The first investigation commission was the Maritime Court of the Netherlands, founded in 1909. It was followed in subsequent decades by the Inland Waterways (Disaster) Act Commission (1931), the Civil Aviation Board (1937) and the Rail Accident Investigation Board (1956).
Some investigation boards had disciplinary powers: the Aviation Board had them until 1992, while the Maritime Court of the Netherlands officially still possesses such powers. While each commission formed its judgements independently, the investigations were in practice often carried out by inspectors from the Ministry of Transport, Public Works and Water Management.
In the last decade of the twentieth century, the calls for a fully independent investigative body became increasingly urgent. As a response, the Dutch Transport Safety Board was formed in 1999, with a mandate to carry out and report on all investigations in the transport sector under its own name. It was explicitly decided that investigations should focus on the lessons to be learnt from accidents, excluding the question of liability from consideration.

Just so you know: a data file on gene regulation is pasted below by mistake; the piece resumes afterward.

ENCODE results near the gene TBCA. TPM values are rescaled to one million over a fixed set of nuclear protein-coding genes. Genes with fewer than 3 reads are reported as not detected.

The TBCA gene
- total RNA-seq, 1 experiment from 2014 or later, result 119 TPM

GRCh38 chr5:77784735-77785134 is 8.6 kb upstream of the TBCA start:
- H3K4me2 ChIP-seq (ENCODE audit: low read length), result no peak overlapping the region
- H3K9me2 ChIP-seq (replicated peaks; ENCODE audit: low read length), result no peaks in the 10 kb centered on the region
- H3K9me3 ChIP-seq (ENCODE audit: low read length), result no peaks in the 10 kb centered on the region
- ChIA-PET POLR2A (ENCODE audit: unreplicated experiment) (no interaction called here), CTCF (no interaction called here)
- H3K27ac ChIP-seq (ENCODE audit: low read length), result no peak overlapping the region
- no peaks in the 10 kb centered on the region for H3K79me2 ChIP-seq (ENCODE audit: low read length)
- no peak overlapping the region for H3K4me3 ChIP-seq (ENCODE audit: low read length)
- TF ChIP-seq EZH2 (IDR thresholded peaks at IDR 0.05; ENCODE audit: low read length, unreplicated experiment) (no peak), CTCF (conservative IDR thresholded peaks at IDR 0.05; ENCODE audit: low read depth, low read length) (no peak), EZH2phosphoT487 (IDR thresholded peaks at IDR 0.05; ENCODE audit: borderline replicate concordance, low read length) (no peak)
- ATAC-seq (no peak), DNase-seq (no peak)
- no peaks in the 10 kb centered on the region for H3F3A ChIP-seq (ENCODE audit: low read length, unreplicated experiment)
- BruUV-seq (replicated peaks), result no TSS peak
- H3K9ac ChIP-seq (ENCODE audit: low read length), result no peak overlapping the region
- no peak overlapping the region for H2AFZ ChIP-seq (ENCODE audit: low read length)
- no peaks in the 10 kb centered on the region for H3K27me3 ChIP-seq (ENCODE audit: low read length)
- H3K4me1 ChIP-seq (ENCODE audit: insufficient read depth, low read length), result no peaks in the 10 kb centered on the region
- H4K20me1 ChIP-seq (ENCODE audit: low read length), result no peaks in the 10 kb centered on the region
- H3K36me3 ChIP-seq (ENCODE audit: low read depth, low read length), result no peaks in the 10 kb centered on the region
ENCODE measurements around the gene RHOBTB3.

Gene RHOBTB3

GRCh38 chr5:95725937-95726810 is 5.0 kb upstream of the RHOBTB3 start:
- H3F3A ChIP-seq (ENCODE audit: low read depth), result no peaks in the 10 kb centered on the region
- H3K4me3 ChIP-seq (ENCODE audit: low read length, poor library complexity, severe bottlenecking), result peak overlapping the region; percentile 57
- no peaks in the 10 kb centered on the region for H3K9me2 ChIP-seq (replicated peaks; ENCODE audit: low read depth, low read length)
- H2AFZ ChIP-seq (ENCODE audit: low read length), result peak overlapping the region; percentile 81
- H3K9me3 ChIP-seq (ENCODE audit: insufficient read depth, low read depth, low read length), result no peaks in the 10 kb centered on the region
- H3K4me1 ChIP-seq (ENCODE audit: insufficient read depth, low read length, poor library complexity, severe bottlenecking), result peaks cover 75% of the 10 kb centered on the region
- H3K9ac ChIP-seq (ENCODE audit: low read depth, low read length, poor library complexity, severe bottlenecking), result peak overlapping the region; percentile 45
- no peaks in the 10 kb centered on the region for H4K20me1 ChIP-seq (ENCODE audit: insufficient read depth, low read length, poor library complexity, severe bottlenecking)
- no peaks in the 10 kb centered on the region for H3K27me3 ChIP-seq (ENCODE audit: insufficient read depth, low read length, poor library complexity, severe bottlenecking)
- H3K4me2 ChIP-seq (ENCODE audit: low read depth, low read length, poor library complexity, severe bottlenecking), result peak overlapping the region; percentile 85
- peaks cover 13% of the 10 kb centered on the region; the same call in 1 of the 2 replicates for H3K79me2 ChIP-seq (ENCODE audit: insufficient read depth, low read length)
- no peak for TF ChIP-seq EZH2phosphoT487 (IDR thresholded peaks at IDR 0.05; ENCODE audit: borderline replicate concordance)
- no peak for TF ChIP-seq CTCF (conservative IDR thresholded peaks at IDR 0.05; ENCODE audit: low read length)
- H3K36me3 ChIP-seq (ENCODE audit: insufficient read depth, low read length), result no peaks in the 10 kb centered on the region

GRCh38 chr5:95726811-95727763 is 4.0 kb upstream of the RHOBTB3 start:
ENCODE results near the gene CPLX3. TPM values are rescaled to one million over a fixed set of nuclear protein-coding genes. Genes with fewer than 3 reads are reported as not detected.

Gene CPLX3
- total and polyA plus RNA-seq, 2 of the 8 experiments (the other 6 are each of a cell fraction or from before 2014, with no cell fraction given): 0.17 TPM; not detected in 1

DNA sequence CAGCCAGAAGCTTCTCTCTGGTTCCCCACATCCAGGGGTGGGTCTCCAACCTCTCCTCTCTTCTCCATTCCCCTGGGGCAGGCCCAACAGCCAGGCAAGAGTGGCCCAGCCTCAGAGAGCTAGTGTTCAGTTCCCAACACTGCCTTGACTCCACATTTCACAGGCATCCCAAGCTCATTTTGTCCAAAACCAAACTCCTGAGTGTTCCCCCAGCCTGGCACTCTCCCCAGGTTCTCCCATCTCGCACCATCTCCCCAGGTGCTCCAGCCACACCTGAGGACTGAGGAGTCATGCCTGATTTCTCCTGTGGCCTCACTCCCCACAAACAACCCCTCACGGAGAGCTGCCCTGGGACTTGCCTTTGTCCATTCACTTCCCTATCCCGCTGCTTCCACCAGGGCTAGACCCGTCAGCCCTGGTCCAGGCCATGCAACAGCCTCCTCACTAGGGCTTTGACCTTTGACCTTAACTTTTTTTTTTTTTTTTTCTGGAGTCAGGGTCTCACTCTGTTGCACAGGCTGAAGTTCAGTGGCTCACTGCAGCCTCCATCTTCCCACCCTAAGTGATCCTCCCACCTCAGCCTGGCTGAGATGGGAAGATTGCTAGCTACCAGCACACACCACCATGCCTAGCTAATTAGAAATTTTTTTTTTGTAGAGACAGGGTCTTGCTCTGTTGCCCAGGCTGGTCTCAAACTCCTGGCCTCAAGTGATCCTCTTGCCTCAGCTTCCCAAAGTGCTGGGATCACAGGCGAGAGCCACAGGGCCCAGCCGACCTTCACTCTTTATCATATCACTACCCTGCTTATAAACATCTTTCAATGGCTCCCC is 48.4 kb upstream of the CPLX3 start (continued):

The House of Representatives perceived the need to provide more sectors with a permanent investigative institute. This situation would avoid the need to set up a temporary commission after every incident. After the Enschede fireworks disaster and the Volendam café fire, the Dutch government submitted a proposal for the Kingdom Act which formed the basis for the establishment of the Dutch Safety Board.
The Dutch Safety Board was founded on 1 February 2005 and was presided by Prof. Pieter van Vollenhoven until 2011. He was succeeded by Tjibbe Joustra, who was the chairman until April 2019. In May 2019 Jeroen Dijsselbloem was appointed chairman of the Dutch Safety Board.